The greatest reward of my long journey to the convention was to meet so many other people who take fantasy every bit as seriously as I do. I got to meet for the first time many established professionals in the field who I have talked with online including John Klima, Neil Clarke, Ann and Jeff Vandermeer and John Courtney Grimwood. And many others who I encountered for the very first time. But the most fantastic surprise of the convention was rediscovering my friends from Clarion ’08 and our counterparts from Clarion ’09. I found very quickly that Clarion grads seem to share a bond just as strong accross years, and the best moments of the convention were spent in their company.

There were a large number of Clarion graduates at the convention, and also a number of young writers aiming to attend in future. In all there were at least a hundred writers in their 20’s and 30’s (and a little older!) who were extremely passionate and dedicated but yet to really become established. This gave the convention a much younger feel than any British con (Alt Fiction comes closest). There were also many more women at the convention (probably about half the attendance? would be interested i figures if anyone has them) which was a welcome sight. I would love to see this kind of demographic reflected at British conventions, but I have little hope that it will unfortunately.

My moment of the convention? Asking Ted Chiang if he was going to take part in NaNoWriMo this year? Almost fainting in front of Robert Silverburg? Exchanging opinions on how crappy Fosters beer is with Garth Nix? No. The best moment was the look on the till girls face when we filled up a tiny taqueria with twenty or so Clarion kids from ’08 and ’09.

I’ve been hit with SAD getting back from WFC and the California sunshine. My resolutions to tackle this are to get up before dawn and get as much daylight as possible, exercise every morning and blog every night to keep my mind sharp. So expect many more blogs. I’ve also made a long planned writing resolution, which I’ll announce in a few days.

A few interesting links:

Jeff Vandermeer accompanies the launch of his Booklife writing guide with a set of online resources for writers. I received an ARC of Booklife, so can recommend it as thoroughly worth any writers time to read.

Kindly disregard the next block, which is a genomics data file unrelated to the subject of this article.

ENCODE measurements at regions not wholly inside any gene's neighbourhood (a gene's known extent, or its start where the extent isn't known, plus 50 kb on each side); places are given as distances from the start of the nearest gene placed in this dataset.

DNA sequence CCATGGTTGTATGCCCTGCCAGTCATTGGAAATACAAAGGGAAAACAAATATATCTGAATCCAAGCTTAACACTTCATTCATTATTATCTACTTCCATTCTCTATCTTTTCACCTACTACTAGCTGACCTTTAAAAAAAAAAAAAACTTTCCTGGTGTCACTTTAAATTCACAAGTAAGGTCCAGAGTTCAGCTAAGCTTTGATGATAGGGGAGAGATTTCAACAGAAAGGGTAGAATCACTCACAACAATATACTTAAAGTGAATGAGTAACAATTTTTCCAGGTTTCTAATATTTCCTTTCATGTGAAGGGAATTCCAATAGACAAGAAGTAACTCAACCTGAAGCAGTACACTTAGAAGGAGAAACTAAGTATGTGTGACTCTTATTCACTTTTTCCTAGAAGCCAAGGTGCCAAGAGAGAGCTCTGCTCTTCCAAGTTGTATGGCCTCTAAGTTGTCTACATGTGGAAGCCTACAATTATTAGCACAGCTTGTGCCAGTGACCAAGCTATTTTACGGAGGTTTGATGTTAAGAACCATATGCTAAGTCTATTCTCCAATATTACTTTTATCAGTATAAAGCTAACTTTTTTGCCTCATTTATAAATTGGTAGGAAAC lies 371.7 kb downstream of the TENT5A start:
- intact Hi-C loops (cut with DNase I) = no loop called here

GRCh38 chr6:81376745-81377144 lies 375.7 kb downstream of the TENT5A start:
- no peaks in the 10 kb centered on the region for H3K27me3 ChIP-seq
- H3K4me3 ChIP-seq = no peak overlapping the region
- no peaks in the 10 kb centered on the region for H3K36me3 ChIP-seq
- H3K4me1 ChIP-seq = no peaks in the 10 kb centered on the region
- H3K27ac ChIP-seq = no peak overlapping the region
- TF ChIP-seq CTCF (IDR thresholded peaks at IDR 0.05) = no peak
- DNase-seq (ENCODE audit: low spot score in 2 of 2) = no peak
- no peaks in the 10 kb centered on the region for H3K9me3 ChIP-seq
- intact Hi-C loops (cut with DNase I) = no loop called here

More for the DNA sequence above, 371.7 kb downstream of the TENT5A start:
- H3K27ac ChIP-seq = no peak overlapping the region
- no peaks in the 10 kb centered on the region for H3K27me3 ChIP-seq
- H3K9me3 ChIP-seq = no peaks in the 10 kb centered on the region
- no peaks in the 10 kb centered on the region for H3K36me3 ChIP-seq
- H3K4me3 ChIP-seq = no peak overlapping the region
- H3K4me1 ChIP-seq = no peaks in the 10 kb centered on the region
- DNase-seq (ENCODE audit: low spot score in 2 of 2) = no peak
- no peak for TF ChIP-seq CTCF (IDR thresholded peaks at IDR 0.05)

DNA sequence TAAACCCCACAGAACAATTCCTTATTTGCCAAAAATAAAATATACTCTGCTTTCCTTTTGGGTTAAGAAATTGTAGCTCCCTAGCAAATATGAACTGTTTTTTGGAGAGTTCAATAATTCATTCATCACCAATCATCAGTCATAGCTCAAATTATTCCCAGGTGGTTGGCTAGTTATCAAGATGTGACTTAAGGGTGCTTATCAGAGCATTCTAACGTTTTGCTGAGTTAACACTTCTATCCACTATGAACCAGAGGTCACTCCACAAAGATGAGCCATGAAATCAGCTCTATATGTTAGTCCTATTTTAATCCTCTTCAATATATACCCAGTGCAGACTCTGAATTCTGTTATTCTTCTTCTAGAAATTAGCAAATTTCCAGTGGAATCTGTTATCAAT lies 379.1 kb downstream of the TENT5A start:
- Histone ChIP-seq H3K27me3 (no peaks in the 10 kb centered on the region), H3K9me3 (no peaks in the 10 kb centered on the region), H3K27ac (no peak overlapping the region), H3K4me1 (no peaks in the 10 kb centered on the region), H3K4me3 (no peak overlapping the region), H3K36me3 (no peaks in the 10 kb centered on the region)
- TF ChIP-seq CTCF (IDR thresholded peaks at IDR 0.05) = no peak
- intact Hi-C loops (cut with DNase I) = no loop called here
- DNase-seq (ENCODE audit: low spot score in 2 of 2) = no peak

Parker Peevyhouse incites a little more debate on the question of the death or otherwise of sci-fi, and reminds me that I need to expand on the idea of Post SF.

 

A Hell of a Ride

I’m sitting in The Art Organisation in Leicester, drinking tea and writing my first real blog post for some time (rather than just linking to things I’m doing elsewhere). The rain is coming down (this is Britain after all) and the troupe of jugglers and hula hooppers who have been performing outside have just run indoors. Things have that rare feeling that sometimes emerges in times of disaster, when people pull together for the common good. Feels appropriate. Continue reading

World Fantasy, Shortfuse and the Hockley Hustle

I’m reading at the lovely Shortfuse event on 20th October. It’s their halloween special so I’m reprising my short story Cthul-You for the occaision.

And I’m taking part with a sci-fi themed panel discussion as part of the Hockley Hustle in Nottingham, alongside Mark Charan Newton.

And after that I will be at the World Fantasy Convention in San Jose. Really, I couldn’t be more excited if you filled me up with sherbet and shook me vigarously.

Electric Velocipede #13

Issue 13 of Electric Velocipede magazine launches tomorrow at World Fantasy Con in Saratoga, US. Among the contents is my short story ‘Momentum’. Its one of the shortest stories I’ve ever written, and just over one thousand words. EV editor John Klima has been nominated for a World Fantasy Award. Fingers crossed that he gets it.

Electric Velocipede #13